Public Notice


Published Oct. 10, 2017
Expiration date: 11/9/2017


Issue Date: October 10, 2017

Comment Deadline: November 09, 2017

Corps Action ID Number: SAW-2016-00981

The Wilmington District, Corps of Engineers (Corps) received information from the

North Carolina Department of Transportation (NCDOT) regarding a potential future

requirement for Department of the Army authorization to discharge dredged or fill

material into waters of the United States, associated with the replacement of Bridge No.

360 on US 29 and improvements to the existing interchange at SR 4771 (Reedy Fork

Parkway) (STIP Project Number R-4707) in Guilford County, North Carolina.

Specific plans and location information are described below and shown on the attached

plans. This Public Notice and all attached plans are also available on the Wilmington

District Web Site at

Applicant: North Carolina Department of Transportation (NCDOT)

Project Development Group

Attn: Derrick Weaver, P.E.

Senior Project Manager

1548 Mail Service Center

Raleigh, North Carolina 27699-1548


The Corps will evaluate this application to compare alternatives that have been carried

forward for detailed study pursuant to applicable procedures of the following Statutory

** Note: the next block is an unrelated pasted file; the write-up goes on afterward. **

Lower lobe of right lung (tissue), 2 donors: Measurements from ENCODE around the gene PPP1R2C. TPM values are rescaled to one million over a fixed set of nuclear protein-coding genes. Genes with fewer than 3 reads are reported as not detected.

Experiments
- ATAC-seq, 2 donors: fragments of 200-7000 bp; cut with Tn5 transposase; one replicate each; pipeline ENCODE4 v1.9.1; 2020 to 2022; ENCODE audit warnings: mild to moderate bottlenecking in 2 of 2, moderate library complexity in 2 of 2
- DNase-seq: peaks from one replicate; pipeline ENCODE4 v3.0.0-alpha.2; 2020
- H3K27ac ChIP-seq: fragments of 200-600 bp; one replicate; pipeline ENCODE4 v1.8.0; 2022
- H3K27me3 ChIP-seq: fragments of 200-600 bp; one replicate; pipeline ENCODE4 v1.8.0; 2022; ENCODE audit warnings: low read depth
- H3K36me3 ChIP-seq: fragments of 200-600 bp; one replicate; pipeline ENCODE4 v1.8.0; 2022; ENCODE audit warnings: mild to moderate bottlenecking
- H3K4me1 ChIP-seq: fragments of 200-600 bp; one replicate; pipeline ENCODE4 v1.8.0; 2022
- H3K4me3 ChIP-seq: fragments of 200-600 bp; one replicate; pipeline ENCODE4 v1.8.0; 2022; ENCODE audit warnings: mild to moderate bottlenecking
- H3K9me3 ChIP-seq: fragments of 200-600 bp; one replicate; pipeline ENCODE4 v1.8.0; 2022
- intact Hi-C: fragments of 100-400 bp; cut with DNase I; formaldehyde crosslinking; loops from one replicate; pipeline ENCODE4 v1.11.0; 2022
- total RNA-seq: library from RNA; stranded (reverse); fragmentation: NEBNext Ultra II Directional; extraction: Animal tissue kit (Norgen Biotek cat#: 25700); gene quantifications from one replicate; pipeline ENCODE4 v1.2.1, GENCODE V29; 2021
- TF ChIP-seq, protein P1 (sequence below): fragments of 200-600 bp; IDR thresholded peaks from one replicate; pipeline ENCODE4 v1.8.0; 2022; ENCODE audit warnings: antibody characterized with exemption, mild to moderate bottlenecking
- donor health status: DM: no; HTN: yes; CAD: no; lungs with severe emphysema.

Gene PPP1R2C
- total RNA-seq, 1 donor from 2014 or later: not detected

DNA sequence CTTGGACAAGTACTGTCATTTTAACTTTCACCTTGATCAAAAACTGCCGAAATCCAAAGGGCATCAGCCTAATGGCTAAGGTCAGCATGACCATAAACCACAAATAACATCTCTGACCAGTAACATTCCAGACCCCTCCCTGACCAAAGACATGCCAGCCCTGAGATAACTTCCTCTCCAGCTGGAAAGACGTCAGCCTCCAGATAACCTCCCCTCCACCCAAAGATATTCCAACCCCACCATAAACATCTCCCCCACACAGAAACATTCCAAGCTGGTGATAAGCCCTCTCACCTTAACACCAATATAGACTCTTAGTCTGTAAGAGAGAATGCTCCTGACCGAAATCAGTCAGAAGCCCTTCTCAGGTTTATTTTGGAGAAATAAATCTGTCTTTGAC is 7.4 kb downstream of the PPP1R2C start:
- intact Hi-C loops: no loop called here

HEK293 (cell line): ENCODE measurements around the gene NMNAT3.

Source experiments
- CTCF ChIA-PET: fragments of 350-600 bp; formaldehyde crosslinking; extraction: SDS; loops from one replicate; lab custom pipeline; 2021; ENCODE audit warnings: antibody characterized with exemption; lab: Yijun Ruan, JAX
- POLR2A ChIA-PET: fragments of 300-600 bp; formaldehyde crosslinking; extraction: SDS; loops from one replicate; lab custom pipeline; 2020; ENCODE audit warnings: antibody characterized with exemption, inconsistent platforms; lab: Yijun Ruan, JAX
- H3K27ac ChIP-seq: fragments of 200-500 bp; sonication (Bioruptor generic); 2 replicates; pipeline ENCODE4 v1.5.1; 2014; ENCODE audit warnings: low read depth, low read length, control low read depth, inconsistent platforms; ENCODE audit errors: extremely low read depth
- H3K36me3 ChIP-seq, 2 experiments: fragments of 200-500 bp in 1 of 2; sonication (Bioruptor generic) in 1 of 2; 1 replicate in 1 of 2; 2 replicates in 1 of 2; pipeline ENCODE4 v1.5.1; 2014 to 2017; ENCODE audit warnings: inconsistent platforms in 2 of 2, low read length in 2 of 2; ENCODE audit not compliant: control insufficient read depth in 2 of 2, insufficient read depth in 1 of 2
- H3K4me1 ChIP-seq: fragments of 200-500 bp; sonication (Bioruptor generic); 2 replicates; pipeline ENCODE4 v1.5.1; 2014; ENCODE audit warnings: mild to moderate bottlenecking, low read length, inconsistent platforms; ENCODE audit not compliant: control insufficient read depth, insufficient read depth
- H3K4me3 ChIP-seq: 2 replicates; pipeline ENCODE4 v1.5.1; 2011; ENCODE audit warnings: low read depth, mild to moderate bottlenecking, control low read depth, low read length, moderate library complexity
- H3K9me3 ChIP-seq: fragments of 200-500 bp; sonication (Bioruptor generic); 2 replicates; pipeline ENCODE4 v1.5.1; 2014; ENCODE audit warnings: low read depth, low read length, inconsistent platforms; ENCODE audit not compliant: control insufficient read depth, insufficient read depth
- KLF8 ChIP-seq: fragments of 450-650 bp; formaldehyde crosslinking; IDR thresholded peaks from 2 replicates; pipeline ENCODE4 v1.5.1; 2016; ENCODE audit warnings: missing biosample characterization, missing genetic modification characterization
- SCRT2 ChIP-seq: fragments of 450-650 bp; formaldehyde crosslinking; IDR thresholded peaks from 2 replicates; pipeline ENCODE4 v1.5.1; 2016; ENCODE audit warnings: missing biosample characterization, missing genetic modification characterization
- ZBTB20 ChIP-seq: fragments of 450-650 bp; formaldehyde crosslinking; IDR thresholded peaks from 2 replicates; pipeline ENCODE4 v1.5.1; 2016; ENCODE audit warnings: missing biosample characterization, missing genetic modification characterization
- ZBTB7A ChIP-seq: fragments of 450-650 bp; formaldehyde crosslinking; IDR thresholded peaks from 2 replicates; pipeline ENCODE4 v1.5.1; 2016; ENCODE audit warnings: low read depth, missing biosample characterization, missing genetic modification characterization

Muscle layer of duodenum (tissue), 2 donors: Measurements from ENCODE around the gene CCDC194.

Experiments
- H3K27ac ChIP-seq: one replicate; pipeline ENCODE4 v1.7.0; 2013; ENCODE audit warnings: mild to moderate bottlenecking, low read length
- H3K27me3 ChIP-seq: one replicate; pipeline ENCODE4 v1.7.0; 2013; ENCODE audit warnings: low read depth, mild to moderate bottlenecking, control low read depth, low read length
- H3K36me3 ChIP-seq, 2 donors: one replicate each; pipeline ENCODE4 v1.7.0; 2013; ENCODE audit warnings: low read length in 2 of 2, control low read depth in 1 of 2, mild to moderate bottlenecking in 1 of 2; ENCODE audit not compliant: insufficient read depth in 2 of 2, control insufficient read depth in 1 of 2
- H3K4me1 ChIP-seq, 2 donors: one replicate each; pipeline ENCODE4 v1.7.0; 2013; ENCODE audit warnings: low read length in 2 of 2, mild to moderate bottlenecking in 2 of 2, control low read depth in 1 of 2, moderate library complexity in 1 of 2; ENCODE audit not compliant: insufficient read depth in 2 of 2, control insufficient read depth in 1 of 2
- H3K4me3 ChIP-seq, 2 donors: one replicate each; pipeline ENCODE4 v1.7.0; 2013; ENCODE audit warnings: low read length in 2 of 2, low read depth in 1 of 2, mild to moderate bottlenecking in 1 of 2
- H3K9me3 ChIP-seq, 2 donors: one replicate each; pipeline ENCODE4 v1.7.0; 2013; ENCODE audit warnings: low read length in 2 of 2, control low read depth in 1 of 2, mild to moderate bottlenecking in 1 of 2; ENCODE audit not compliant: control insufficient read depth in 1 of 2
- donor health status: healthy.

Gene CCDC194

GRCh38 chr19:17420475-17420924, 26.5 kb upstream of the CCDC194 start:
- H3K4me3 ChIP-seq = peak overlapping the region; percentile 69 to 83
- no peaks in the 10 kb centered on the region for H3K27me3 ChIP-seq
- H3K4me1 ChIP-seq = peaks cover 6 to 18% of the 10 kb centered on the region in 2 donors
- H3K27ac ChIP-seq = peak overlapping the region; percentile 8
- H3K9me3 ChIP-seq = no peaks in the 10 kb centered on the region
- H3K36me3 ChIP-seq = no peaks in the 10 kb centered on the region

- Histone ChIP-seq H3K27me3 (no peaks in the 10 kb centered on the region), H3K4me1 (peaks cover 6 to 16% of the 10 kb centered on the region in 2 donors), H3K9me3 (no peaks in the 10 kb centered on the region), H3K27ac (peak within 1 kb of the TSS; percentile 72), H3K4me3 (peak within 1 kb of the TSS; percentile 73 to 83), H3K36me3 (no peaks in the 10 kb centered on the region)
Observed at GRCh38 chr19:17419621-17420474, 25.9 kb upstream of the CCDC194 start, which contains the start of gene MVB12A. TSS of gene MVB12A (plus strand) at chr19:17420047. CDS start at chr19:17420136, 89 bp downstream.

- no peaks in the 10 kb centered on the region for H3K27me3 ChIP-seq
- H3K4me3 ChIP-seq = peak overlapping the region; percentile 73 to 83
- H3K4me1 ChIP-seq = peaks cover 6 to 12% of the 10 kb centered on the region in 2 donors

Section 404 of the Clean Water Act (33 U.S.C. 1344)

 In order to more fully integrate Section 404 permit requirements with the National

Environmental Policy Act of 1969, and to give careful consideration to our required

public interest review and 404(b)(1) compliance determination, the Corps is soliciting

public comment on the merits of this proposal and on the alternatives considered. At the

close of this comment period, the District Commander will evaluate and consider the

comments received, as well as the expected adverse and beneficial effects of the proposed

road construction, to select the least environmentally damaging practicable alternative

(LEDPA). The District Commander is not authorizing construction of the proposed

project at this time. A final DA permit may be issued only after our review process is

complete, impacts to the aquatic environment have been minimized to the maximum

extent practicable, and a compensatory mitigation plan for unavoidable impacts has been



Location Description:

Project Area (acres): ~525

Nearest Town: Greensboro

Nearest Waterway: Unnamed Tributary at Camp Herman

River Basin: Cape Fear

Latitude and Longitude: 36.173055 N, -79.713599W

The proposed project is located in northeastern Guilford County, approximately 8 miles

northeast of downtown Greensboro, North Carolina. The study area boundary for this

project encompasses the proposed transportation improvements and consists of

approximately 525 acres (Figure 1).

The proposed project, in addition to replacing Bridge No. 360 over US 29, would also

include the realignment and upgrade of the existing SR 4771 (Reedy Fork Parkway) and

SR 2526 (Summit Avenue).

Existing Site Conditions

Guilford County is located within the piedmont region of central North Carolina. The